Dorothy Schiff, publisher of The New York Post, with the presses running overhead in 1963.
Dorothy Schiff (1903-1989) was all the things a New York socialite should be: good-looking, prominent in society, and influential in politics. She was also riddled with self-doubt and suffered from depression. She was married four times, romantically linked to many others, and her family was emotionally distant. Born into a wealthy Jewish family, Dorothy also felt isolated from others due to her faith and money (she converted to Episcopalian before her first marriage, and back to Judaism after they divorced).
Despite all this–or perhaps because of it–Dolly, as she was known, became New York's first female newspaper publisher. In 1939 she bought the struggling New York Post, becoming vice president and treasurer and in 1942, took over the Post completely. Dolly ran the paper for nearly 40 years, until she sold the Post to Rupert Murdoch in 1976.
Although she often struggled in her personal life, Schiff was socially progressive. She disliked being labeled a feminist, but she hired more women than any other newspaper of the era. She supported liberal Democratic causes, and under her leadership, the newspaper opposed Joseph McCarthy, supported the Civil Rights movement, and spoke out against the Vietnam War. In short, Schiff's publishing philosophy for The New York Post was simple and straight-forward: avoid "narrow-mindedness, prejudice, and all the things it is the business of liberals to fight."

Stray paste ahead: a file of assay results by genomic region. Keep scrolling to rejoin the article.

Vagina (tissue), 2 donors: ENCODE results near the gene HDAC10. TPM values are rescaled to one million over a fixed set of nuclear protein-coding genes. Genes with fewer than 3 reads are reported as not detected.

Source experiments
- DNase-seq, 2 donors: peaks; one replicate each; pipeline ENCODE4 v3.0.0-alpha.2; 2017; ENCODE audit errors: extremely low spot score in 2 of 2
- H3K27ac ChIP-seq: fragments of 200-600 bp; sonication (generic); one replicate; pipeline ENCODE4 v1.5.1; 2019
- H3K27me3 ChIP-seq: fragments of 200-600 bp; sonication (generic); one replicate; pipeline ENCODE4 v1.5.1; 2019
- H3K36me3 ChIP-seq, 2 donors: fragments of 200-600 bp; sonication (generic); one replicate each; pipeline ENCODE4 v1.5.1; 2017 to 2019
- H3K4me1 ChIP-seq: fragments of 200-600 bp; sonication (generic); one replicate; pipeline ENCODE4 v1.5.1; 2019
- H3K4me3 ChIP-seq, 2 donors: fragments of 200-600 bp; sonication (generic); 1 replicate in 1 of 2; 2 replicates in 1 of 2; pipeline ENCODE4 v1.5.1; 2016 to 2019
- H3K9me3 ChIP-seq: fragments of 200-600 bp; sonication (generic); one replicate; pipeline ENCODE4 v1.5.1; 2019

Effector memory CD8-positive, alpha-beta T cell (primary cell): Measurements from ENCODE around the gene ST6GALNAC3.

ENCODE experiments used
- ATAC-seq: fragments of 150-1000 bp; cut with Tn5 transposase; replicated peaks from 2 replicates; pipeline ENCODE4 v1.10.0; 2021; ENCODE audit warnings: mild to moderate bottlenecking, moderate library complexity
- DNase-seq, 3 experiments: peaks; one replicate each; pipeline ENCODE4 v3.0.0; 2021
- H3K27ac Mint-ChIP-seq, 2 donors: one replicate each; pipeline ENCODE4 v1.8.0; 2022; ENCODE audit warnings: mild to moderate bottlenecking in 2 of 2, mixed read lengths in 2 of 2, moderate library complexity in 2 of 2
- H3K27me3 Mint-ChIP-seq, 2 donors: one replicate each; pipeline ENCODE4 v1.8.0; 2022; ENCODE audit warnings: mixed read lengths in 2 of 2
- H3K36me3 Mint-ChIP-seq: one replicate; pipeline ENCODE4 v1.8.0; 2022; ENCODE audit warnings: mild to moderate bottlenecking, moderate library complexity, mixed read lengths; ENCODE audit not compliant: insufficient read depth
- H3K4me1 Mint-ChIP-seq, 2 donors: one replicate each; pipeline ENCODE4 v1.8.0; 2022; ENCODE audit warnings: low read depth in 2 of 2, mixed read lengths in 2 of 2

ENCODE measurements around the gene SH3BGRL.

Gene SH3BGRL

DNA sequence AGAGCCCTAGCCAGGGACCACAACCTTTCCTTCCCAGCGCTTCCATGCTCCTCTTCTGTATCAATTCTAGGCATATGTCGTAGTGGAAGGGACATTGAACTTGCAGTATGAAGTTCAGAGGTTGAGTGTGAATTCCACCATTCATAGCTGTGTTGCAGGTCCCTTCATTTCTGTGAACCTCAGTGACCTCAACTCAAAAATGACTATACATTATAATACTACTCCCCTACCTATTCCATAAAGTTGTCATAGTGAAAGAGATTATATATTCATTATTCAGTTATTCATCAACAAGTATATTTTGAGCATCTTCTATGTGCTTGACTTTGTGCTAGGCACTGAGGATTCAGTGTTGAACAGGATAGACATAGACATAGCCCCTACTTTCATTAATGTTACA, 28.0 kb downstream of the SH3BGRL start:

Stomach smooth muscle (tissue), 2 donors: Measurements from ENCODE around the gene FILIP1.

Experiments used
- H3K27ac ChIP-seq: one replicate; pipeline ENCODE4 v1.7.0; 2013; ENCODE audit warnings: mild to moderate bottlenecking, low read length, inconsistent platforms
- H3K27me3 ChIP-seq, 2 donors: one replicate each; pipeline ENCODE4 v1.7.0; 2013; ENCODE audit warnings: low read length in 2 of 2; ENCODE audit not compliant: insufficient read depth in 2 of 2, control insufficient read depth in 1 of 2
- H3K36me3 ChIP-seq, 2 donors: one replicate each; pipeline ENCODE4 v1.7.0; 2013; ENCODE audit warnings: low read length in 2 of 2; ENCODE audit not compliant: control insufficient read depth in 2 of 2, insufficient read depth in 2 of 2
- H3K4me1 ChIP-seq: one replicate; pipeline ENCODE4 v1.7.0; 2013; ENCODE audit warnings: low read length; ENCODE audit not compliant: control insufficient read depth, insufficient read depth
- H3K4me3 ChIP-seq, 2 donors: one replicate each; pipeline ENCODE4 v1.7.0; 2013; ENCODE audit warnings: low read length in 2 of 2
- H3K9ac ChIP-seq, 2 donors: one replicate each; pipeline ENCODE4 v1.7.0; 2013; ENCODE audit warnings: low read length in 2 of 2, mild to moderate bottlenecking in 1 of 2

To learn more about Dorothy Schiff, read about her at the Jewish Women's Archive or at the Online Encyclopedia. Alternately, there are several biographies written about her, including The Lady Upstairs: Dorothy Schiff and The New York Post (2007), by Marilyn Nissenson and Jeffrey Potter's Men, Money and Magic: The Story of Dorothy Schiff (1976).
Additionally, you can find an overview of her personal papers at the New York Public Library.